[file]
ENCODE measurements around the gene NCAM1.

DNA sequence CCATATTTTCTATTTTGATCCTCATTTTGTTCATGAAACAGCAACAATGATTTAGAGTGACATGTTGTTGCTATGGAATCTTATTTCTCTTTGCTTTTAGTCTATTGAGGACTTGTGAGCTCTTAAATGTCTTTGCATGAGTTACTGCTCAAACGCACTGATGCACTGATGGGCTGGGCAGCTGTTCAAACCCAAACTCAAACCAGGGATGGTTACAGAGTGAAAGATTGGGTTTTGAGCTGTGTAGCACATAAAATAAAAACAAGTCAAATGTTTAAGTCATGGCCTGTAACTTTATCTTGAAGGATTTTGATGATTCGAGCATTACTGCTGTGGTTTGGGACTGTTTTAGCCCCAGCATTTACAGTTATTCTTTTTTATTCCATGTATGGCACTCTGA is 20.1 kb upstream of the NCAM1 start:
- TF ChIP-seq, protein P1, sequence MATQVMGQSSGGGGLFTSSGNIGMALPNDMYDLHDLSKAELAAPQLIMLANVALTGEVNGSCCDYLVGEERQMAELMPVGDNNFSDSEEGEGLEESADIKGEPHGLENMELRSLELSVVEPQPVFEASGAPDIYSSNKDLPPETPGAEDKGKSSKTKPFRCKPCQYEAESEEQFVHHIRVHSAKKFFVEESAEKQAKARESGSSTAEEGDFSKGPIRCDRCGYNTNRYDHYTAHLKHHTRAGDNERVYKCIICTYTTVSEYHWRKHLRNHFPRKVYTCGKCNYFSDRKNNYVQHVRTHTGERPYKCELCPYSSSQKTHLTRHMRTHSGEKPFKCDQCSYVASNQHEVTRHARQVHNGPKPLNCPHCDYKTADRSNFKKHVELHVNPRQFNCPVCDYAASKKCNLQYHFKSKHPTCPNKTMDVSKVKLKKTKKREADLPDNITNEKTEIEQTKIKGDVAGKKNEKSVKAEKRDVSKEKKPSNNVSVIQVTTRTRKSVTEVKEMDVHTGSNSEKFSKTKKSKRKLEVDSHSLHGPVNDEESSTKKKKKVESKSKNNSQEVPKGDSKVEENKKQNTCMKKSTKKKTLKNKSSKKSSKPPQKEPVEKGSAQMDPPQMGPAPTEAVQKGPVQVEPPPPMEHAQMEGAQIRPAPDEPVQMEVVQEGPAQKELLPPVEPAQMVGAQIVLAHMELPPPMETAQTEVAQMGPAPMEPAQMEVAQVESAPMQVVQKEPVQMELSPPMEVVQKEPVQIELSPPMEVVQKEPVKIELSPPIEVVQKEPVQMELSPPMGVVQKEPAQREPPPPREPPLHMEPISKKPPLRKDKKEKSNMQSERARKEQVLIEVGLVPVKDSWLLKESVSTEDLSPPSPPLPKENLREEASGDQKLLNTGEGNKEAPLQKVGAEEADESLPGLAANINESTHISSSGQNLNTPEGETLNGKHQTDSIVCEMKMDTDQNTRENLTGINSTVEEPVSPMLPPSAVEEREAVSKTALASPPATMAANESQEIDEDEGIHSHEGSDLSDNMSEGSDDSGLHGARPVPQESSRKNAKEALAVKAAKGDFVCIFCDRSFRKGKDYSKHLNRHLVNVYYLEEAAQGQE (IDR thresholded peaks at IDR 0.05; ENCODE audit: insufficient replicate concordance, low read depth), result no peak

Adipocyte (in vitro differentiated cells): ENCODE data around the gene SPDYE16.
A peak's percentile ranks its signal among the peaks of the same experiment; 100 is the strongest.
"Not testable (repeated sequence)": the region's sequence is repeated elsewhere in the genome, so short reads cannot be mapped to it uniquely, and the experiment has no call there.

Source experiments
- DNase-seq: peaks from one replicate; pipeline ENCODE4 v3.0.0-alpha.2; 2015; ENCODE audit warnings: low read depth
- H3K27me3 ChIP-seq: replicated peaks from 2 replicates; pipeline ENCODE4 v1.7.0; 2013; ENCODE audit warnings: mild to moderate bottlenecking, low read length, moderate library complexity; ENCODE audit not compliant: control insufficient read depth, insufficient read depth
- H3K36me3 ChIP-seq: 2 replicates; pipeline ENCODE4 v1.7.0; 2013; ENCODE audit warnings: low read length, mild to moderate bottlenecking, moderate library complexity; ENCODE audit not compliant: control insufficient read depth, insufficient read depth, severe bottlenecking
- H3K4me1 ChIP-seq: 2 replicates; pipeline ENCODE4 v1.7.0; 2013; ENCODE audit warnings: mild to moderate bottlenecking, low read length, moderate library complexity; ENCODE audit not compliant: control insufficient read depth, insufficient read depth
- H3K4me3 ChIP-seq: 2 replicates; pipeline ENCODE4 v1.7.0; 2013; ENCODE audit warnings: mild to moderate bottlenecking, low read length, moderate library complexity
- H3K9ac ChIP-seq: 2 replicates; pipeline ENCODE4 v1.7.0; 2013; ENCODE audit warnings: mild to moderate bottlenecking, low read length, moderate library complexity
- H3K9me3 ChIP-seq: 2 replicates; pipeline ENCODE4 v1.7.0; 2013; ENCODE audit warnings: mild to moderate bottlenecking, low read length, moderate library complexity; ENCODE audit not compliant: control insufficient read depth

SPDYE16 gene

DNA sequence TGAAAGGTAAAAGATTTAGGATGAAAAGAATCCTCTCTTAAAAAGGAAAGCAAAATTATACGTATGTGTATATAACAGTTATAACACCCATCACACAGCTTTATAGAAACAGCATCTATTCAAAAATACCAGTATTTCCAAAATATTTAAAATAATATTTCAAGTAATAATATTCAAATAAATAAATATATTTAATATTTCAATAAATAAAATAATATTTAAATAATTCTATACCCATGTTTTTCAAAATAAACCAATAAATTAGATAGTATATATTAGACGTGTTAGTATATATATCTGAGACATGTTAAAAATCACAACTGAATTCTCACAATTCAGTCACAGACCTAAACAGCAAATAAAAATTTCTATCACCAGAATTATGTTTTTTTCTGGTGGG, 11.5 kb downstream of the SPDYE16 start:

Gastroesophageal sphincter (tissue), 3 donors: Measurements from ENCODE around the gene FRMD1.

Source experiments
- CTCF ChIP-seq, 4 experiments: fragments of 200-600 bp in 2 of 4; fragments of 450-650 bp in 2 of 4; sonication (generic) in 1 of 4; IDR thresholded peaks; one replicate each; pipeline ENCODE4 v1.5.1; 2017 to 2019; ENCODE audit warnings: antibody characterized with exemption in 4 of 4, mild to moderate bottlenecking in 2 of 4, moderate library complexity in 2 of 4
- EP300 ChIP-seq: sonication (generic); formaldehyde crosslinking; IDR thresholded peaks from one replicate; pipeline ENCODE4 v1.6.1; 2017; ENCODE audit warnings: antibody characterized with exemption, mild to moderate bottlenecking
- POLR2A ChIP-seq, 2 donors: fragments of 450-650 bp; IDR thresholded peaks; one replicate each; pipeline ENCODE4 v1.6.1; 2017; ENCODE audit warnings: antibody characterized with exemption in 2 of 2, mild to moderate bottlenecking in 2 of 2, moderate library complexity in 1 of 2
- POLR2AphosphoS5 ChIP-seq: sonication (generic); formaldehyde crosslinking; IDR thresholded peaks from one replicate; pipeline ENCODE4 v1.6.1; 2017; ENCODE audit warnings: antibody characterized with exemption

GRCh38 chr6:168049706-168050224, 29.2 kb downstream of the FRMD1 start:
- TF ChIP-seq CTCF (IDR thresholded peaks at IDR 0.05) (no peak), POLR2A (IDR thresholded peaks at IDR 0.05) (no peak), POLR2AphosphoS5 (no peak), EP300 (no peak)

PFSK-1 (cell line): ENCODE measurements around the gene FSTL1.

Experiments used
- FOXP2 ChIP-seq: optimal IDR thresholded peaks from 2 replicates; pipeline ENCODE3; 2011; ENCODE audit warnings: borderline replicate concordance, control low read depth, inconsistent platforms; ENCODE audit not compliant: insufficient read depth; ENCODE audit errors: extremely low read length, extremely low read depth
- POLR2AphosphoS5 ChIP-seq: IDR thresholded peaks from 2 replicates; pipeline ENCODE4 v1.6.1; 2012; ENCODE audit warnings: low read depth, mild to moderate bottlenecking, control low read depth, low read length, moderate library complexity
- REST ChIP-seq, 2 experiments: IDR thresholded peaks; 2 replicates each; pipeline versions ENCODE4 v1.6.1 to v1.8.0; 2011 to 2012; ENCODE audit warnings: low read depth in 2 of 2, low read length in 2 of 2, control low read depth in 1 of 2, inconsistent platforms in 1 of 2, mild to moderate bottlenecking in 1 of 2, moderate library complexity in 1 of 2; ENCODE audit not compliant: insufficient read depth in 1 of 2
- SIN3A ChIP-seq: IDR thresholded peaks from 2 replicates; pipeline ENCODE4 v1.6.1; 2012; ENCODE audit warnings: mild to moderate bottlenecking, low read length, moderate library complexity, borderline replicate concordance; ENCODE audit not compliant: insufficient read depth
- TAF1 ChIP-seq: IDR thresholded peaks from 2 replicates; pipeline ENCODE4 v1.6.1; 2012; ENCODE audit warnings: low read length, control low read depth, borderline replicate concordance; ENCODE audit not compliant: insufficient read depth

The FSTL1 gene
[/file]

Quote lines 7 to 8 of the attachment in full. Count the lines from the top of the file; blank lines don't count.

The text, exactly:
Source experiments
- DNase-seq: peaks from one replicate; pipeline ENCODE4 v3.0.0-alpha.2; 2015; ENCODE audit warnings: low read depth